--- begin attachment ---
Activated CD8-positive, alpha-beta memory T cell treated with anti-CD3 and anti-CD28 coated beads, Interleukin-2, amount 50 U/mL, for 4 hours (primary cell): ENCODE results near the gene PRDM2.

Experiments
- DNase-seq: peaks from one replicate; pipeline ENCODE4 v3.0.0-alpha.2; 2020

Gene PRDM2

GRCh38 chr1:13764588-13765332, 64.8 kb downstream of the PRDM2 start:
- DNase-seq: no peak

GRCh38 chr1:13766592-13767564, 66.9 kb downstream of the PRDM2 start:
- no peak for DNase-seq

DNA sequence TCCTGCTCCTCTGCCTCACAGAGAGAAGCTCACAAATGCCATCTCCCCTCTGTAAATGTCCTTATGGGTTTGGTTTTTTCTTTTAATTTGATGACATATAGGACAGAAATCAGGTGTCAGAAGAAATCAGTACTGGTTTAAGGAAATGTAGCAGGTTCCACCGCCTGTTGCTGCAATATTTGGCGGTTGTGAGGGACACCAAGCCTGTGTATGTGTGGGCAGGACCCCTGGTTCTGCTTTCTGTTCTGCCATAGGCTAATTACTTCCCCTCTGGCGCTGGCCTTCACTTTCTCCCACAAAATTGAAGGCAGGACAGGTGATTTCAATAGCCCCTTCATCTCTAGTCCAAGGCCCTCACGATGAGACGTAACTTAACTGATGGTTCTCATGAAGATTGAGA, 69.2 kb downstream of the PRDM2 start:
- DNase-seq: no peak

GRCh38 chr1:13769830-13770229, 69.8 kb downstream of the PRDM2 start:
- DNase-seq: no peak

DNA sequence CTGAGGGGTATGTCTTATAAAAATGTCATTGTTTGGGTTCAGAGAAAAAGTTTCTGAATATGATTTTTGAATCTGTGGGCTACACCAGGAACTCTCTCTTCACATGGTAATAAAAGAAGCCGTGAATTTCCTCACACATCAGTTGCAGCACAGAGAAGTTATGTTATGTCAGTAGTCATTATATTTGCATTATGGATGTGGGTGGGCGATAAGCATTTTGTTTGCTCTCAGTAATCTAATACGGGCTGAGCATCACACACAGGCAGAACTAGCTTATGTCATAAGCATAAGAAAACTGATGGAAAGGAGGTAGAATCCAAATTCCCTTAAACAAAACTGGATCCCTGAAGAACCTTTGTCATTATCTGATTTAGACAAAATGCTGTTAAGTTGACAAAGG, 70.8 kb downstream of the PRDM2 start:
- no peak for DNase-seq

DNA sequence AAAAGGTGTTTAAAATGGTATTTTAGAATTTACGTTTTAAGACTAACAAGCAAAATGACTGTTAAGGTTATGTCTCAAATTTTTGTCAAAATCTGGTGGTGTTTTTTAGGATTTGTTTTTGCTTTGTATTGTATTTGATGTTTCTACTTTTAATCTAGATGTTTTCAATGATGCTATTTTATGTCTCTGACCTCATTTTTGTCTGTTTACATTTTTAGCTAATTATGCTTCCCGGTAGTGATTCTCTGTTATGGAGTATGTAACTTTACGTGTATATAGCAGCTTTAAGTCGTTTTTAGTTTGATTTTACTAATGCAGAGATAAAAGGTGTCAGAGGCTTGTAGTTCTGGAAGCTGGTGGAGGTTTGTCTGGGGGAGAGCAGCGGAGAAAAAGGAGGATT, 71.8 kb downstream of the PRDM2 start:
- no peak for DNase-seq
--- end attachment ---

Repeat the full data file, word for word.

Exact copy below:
Activated CD8-positive, alpha-beta memory T cell treated with anti-CD3 and anti-CD28 coated beads, Interleukin-2, amount 50 U/mL, for 4 hours (primary cell): ENCODE results near the gene PRDM2.

Experiments
- DNase-seq: peaks from one replicate; pipeline ENCODE4 v3.0.0-alpha.2; 2020

Gene PRDM2

GRCh38 chr1:13764588-13765332, 64.8 kb downstream of the PRDM2 start:
- DNase-seq: no peak

GRCh38 chr1:13766592-13767564, 66.9 kb downstream of the PRDM2 start:
- no peak for DNase-seq

DNA sequence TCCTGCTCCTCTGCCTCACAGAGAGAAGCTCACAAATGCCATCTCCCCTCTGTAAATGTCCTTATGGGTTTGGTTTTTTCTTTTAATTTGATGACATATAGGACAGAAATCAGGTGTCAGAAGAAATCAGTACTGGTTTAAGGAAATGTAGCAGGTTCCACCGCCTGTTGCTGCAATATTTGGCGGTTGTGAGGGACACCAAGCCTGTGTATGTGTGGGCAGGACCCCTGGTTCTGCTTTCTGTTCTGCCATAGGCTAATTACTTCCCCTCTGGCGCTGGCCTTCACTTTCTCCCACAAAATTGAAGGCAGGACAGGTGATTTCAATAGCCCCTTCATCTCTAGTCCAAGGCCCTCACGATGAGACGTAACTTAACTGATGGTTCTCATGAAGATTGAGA, 69.2 kb downstream of the PRDM2 start:
- DNase-seq: no peak

GRCh38 chr1:13769830-13770229, 69.8 kb downstream of the PRDM2 start:
- DNase-seq: no peak

DNA sequence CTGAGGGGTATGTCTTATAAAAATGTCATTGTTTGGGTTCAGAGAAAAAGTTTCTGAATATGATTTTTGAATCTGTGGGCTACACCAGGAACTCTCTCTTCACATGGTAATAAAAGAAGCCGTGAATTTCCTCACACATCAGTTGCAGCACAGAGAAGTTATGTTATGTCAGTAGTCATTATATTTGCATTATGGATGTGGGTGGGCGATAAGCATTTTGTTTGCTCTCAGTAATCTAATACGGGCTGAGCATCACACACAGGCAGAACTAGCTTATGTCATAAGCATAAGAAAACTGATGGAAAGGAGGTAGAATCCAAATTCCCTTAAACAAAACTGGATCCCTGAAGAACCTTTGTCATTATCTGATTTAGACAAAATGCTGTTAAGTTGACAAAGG, 70.8 kb downstream of the PRDM2 start:
- no peak for DNase-seq

DNA sequence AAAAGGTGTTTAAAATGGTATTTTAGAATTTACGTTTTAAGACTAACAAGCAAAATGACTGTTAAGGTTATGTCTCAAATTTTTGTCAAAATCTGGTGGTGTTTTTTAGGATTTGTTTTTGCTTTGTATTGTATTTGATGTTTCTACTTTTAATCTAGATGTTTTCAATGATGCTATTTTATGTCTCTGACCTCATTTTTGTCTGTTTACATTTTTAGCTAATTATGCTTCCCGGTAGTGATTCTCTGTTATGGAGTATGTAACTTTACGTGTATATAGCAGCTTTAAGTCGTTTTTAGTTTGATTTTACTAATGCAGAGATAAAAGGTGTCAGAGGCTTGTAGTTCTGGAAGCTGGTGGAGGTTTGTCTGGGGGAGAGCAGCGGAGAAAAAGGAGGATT, 71.8 kb downstream of the PRDM2 start:
- no peak for DNase-seq